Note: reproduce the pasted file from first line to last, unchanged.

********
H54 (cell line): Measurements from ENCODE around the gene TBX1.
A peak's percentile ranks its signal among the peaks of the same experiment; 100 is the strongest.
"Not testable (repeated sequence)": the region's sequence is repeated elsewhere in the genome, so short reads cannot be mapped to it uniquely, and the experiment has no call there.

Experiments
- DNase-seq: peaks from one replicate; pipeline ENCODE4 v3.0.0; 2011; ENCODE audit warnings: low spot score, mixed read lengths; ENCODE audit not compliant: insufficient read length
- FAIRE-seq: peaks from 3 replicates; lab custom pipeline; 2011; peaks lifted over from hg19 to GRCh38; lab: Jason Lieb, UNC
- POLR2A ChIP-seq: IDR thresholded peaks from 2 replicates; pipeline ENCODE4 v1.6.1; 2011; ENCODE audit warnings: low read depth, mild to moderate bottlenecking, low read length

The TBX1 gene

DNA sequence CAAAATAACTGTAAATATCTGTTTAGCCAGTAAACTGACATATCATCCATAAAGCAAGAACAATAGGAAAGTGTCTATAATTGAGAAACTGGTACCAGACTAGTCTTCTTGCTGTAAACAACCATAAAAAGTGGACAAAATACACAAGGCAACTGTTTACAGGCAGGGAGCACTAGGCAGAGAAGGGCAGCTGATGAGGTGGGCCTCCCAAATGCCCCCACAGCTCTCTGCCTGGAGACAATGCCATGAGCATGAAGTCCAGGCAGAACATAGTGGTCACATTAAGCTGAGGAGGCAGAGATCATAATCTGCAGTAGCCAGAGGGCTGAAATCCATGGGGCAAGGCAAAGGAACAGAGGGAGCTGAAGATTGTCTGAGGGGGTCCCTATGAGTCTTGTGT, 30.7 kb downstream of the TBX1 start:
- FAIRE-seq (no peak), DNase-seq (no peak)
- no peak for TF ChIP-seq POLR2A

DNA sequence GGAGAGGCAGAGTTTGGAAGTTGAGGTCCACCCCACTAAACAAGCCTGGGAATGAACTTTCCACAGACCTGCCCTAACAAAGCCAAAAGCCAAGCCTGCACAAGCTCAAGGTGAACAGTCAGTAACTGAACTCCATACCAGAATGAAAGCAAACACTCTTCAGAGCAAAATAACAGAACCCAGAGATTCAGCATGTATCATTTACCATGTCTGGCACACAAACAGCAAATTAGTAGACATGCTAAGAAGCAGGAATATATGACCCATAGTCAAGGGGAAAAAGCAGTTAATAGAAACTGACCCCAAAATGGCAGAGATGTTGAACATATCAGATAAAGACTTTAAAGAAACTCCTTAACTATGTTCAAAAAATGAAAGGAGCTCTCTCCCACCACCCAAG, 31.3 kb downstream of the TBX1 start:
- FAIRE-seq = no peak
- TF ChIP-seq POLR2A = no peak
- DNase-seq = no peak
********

H54 (cell line): Measurements from ENCODE around the gene TBX1.
A peak's percentile ranks its signal among the peaks of the same experiment; 100 is the strongest.
"Not testable (repeated sequence)": the region's sequence is repeated elsewhere in the genome, so short reads cannot be mapped to it uniquely, and the experiment has no call there.

Experiments
- DNase-seq: peaks from one replicate; pipeline ENCODE4 v3.0.0; 2011; ENCODE audit warnings: low spot score, mixed read lengths; ENCODE audit not compliant: insufficient read length
- FAIRE-seq: peaks from 3 replicates; lab custom pipeline; 2011; peaks lifted over from hg19 to GRCh38; lab: Jason Lieb, UNC
- POLR2A ChIP-seq: IDR thresholded peaks from 2 replicates; pipeline ENCODE4 v1.6.1; 2011; ENCODE audit warnings: low read depth, mild to moderate bottlenecking, low read length

The TBX1 gene

DNA sequence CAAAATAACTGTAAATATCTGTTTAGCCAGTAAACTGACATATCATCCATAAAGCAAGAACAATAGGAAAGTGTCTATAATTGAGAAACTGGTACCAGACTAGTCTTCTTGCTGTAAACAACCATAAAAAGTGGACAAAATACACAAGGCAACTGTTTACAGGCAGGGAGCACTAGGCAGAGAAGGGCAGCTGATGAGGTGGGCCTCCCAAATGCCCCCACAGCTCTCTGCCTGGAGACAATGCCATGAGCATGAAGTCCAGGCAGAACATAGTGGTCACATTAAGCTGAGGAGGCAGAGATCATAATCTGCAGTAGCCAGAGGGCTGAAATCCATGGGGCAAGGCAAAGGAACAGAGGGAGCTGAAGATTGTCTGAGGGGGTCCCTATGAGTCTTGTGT, 30.7 kb downstream of the TBX1 start:
- FAIRE-seq (no peak), DNase-seq (no peak)
- no peak for TF ChIP-seq POLR2A

DNA sequence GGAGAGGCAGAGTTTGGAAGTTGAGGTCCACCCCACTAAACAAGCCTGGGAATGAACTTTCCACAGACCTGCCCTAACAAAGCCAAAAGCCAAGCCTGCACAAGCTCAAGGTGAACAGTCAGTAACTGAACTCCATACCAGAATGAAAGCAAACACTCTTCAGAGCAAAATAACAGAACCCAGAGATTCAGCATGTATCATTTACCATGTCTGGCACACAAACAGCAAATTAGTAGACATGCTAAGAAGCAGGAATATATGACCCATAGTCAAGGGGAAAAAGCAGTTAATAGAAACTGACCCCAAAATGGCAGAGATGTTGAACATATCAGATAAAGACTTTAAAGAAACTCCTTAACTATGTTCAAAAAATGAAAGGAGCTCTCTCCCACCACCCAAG, 31.3 kb downstream of the TBX1 start:
- FAIRE-seq = no peak
- TF ChIP-seq POLR2A = no peak
- DNase-seq = no peak